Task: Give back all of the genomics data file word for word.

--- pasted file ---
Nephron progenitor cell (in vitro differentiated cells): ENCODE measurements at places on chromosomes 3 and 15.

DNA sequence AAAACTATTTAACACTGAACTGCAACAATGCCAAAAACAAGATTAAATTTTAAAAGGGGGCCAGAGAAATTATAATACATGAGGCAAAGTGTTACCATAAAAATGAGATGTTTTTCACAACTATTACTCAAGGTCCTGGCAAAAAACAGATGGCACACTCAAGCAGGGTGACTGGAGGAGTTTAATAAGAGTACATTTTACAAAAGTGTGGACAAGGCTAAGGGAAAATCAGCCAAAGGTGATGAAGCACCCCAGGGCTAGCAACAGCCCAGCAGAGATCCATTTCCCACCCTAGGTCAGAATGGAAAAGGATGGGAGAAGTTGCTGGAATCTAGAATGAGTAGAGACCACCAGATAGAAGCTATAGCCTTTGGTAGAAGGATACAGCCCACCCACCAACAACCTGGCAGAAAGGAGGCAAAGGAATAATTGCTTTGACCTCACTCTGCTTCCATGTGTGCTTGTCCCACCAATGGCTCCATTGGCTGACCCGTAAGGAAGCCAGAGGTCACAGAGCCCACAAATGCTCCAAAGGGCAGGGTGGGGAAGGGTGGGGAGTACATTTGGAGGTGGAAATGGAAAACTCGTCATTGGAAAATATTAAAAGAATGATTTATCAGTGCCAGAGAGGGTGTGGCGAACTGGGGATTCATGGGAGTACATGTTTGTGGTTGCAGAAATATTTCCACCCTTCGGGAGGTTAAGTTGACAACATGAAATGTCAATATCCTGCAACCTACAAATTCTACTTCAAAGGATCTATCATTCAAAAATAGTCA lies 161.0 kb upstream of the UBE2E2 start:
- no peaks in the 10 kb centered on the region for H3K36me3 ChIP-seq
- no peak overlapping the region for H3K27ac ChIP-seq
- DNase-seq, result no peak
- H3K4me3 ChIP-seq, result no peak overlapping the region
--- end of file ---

Nephron progenitor cell (in vitro differentiated cells): ENCODE measurements at places on chromosomes 3 and 15.

DNA sequence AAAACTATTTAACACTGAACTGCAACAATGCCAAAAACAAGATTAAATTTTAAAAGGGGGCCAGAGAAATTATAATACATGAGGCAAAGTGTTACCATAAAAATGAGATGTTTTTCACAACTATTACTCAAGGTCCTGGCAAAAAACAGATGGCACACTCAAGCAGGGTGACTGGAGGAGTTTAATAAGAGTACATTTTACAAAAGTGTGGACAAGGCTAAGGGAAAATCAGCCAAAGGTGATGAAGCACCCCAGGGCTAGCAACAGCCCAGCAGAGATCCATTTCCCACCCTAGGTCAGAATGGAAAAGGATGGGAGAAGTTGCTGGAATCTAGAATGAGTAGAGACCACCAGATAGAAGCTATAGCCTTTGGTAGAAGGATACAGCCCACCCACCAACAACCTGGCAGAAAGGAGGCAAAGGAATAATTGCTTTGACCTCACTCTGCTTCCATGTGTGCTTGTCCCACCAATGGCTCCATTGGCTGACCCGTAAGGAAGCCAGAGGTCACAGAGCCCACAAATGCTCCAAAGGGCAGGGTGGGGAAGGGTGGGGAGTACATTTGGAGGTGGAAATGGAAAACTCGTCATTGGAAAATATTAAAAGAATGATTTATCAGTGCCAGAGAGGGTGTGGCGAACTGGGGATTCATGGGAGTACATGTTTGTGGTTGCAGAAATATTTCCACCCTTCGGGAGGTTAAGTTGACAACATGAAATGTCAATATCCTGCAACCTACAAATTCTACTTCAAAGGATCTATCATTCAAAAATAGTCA lies 161.0 kb upstream of the UBE2E2 start:
- no peaks in the 10 kb centered on the region for H3K36me3 ChIP-seq
- no peak overlapping the region for H3K27ac ChIP-seq
- DNase-seq, result no peak
- H3K4me3 ChIP-seq, result no peak overlapping the region